|There is a cluster of hill forts in this part of Hampshire of which Danebury is the largest. Baulkesbury, more or less destroyed, Bury Hill and to the E. of the Test Valley, Tidsbury, Norsebury and Woolbury .
Danebury is interesting for the fact that it started as a sacred site, developed into a fortified hill then became a thriving hill town until the Romans came.
A circle of large posts was erected in Bronze Age times then in the 6C BCE the hill seems to have been lightly fortified with a single ditch and bank, a timber revetment and outer earthworks used as cattle enclosures while the people lived in a scatter of round huts.
In the 4C BCE the pattern of occupation changed, the fortifications were strenghtened by elaborate diversions at the E. entrance, a second line of ramparts was erected, watch towers were built and large stocks of sling stones were kept. The town itself was more planned with maintained tracks and the houses were often rectangular. Trade thrived, probably in cattle and twenty or so iron currency bars have been found.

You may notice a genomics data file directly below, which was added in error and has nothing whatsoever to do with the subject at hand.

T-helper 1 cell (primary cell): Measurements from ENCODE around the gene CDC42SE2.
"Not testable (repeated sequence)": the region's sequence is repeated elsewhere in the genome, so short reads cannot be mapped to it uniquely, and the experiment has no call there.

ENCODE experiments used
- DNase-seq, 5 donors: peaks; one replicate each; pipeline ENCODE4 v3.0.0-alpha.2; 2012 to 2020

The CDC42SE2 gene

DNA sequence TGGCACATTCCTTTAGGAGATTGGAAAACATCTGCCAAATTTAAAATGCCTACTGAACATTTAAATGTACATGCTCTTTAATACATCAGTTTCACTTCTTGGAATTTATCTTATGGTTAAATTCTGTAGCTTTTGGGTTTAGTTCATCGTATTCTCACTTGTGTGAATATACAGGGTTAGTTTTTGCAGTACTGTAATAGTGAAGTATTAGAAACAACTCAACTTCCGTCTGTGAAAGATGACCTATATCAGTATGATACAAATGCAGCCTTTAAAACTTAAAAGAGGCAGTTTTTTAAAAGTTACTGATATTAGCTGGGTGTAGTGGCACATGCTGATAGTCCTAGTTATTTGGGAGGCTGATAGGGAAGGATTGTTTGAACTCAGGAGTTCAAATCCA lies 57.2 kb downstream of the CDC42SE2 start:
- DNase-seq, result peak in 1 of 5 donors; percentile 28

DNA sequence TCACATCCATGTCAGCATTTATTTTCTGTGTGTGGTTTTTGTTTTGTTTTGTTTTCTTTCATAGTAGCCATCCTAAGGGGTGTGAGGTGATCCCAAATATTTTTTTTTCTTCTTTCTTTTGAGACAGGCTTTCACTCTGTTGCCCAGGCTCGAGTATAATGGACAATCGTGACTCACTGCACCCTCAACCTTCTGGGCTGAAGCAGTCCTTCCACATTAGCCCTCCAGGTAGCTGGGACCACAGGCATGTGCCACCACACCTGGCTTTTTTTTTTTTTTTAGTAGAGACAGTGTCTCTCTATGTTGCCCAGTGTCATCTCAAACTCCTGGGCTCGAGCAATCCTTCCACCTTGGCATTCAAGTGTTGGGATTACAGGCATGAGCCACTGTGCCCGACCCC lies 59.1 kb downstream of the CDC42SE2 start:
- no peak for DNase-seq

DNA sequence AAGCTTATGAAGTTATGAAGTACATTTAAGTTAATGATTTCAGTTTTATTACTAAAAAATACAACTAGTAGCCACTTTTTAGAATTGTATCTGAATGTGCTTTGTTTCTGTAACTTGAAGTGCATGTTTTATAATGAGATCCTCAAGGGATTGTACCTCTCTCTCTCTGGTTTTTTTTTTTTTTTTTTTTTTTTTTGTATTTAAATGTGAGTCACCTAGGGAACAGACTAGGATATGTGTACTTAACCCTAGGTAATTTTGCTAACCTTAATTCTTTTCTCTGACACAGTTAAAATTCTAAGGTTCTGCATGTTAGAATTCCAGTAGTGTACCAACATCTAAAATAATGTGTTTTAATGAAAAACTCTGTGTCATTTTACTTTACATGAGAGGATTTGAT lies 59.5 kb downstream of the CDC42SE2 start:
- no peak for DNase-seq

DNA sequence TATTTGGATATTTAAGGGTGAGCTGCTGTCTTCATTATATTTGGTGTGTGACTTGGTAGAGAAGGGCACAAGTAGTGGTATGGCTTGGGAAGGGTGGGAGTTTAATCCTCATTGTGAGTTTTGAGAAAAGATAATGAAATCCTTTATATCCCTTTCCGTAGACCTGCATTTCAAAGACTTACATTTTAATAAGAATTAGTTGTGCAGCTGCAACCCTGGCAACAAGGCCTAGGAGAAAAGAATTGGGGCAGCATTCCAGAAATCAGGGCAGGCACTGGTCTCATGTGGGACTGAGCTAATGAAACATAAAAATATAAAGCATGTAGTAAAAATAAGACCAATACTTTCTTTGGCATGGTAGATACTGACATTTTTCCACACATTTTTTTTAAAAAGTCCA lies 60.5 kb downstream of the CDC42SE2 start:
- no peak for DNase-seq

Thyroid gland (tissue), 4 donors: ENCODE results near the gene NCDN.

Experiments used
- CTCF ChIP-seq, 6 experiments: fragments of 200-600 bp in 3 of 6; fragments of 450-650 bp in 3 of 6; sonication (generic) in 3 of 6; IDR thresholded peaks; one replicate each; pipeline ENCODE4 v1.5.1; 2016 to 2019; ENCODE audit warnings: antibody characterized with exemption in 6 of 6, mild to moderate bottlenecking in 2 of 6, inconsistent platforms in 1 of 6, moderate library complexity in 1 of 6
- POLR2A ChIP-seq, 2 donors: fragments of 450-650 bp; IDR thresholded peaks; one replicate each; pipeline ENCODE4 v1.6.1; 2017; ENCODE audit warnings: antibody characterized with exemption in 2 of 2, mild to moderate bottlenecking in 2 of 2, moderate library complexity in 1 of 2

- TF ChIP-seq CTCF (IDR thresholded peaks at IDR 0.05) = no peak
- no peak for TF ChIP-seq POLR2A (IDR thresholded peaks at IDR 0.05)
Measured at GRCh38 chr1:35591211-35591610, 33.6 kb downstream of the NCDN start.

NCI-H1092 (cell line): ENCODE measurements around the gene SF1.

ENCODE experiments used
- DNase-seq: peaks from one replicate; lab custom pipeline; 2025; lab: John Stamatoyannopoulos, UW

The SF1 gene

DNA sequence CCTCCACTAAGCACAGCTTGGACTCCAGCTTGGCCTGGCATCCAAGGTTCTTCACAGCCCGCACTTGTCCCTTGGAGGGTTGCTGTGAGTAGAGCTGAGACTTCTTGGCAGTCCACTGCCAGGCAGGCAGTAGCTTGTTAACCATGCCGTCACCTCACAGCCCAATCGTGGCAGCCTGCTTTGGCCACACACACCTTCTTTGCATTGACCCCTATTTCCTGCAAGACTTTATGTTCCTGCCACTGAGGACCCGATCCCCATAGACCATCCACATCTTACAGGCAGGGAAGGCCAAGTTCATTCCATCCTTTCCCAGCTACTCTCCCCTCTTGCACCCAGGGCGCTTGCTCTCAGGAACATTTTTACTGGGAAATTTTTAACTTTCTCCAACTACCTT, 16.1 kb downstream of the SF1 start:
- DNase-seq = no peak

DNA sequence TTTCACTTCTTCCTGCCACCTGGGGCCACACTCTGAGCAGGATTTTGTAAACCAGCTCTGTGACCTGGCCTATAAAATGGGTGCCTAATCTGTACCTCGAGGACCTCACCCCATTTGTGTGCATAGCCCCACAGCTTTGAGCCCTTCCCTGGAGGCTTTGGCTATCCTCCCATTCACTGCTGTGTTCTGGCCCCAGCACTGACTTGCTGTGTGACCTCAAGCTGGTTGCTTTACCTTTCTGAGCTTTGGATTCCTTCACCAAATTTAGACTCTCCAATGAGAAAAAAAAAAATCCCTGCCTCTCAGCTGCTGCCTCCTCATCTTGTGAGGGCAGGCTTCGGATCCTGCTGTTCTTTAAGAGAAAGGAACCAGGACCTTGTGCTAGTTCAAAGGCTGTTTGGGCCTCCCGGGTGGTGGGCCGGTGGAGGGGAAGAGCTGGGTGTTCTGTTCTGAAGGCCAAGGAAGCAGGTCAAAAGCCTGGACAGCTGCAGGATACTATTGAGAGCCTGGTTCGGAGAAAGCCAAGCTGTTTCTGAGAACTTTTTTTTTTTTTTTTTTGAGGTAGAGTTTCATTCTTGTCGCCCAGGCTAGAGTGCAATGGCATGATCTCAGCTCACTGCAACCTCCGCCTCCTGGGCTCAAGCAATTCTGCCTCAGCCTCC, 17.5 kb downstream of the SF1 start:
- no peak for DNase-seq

The death customs were curious for the time as bodies just seem to have been thrown out with the rubbish or chucked unceremoniously into pits.
From the number and size of the grain storage pits excavated it is suggested that the town comfortably supported a population of at least a thousand people.
After 100 BCE the town was deserted and Danebury reverted to being a refuge in dangerous times.
Posted by jimit
20th April 2003ce
Edited 21st March 2007ce